- put aside their own interests in order to do what others want
- are hypervigilant regarding the feelings of others and take on those feelings
- are afraid to express their beliefs, opinions, and feelings when they differ from those of others
- accept sexual attention when they want love
- give up their truth to gain the approval of others or to avoid change
- Control Patterns:
- have to feel needed in order to have a relationship with others
- demand that their needs be met by others
- use blame and shame to exploit others emotionally
- adopt an attitude of indifference, helplessness, authority, or rage to manipulate outcomes
- pretend to agree with others to get what they want
- Avoidance Patterns:
- act in ways that invite others to reject, shame, or express anger toward them
- judge harshly what others think, say, or do
- avoid emotional, physical, or sexual intimacy as a way to maintain distance
- allow addictions to people, places, and things to distract them from achieving intimacy in relationships
- use indirect or evasive communication to avoid conflict or confrontation
- suppress their feelings or needs to avoid feeling vulnerable
- pull people toward them, but when others get close, push them away
- refuse to give up their self-will to avoid surrendering to a power greater than themselves
- believe displays of emotion are a sign of weakness
- withhold expressions of appreciation
A lot, huh? And unfortunately, John bears the brunt of a lot of this behavior. When we had our fight and I finally said a lot of the things I had felt unable to say, he asked, “Why don’t you talk to me like this to begin with?”
Because I don’t know how to. Because I’ve never felt allowed to. Because I feel like I will be judged or rejected for it. Because I still feel like a burden and too much and like I can’t ask for what I want or express how I feel. I just expect eye rolls, heavy sighs, and projections of shame, resentment, and anger like I always received growing up. “You’re the one with something wrong with you, not me.” That sort of thing.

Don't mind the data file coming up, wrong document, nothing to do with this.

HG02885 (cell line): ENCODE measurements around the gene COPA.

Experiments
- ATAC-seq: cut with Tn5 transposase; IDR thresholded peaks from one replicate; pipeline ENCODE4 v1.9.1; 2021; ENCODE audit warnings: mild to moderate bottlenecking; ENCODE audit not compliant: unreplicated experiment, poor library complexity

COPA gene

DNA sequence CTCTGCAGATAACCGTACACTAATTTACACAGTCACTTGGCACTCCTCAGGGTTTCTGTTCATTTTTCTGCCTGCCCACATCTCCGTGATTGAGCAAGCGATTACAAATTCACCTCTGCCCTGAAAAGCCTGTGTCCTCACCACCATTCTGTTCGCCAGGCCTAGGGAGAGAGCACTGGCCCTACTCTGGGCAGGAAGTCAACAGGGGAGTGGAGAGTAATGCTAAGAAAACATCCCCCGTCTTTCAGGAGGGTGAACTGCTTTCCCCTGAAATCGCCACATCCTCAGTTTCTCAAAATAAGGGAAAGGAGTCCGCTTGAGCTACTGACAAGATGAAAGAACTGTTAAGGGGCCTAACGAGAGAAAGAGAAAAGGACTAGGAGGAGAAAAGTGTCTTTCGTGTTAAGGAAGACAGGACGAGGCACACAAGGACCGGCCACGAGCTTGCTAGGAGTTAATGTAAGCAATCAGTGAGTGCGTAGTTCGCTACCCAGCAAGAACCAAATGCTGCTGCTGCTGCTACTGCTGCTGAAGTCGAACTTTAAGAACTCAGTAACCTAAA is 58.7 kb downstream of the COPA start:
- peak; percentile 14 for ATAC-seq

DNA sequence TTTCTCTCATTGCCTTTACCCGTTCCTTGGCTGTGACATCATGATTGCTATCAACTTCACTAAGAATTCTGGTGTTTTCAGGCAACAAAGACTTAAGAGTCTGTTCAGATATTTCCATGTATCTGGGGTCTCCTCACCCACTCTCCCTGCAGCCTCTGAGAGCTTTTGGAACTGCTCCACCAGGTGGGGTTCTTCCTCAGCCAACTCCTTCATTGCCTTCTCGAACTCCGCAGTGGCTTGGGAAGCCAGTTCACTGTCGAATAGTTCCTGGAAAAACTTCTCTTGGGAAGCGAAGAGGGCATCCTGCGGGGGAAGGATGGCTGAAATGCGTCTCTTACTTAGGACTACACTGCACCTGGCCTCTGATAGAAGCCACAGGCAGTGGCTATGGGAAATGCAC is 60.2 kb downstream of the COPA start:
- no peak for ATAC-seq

I don’t speak up soon enough when my feelings are hurt or when there is something I want or need. I want sex but I don’t initiate so the only time we have sex is when John initiates which isn’t as often as I’d like to have sex. My reasoning for not initiating is that I fear rejection and I struggle so much to feel like I deserve sex and pleasure or like I am desirable because I still have such deeply rooted issues with my body shape, size, and weight.
But yet, I push all of that down and continue seeking validation, affirmation, and acceptance from John. I also don’t talk about what I really think or feel with my mom because if any of it goes against how she thinks or feels, a fight ensues and I feel completely powerless and feel like I have to earn my way back into her good graces so I continue to feel loved and accepted by her.
I am someone who desires being known wholly, but who is also afraid of this if it means by doing so, I create conflict with the people who want me to be who they want me to be. To believe in God the way they do. To have the same political opinions. To go against this creates a backlash, and I find myself scrambling and pretending to agree and pretending to believe something I don’t so I’m not once again rejected and abandoned.
During our fight back in January, I told John I too often try to meet his needs and ignore what I want. That year and a half that I lived on my own before I met John was the one brief time in my life where I had only myself to worry about. I could move freely. Go where I wanted. Do what I wanted. Sit in my pajamas all day, all weekend long and not worry about being seen as lazy or unattractive or boring. I ate what I wanted. Went to bed when I wanted. It was quiet, I was alone, and I really grew to love it.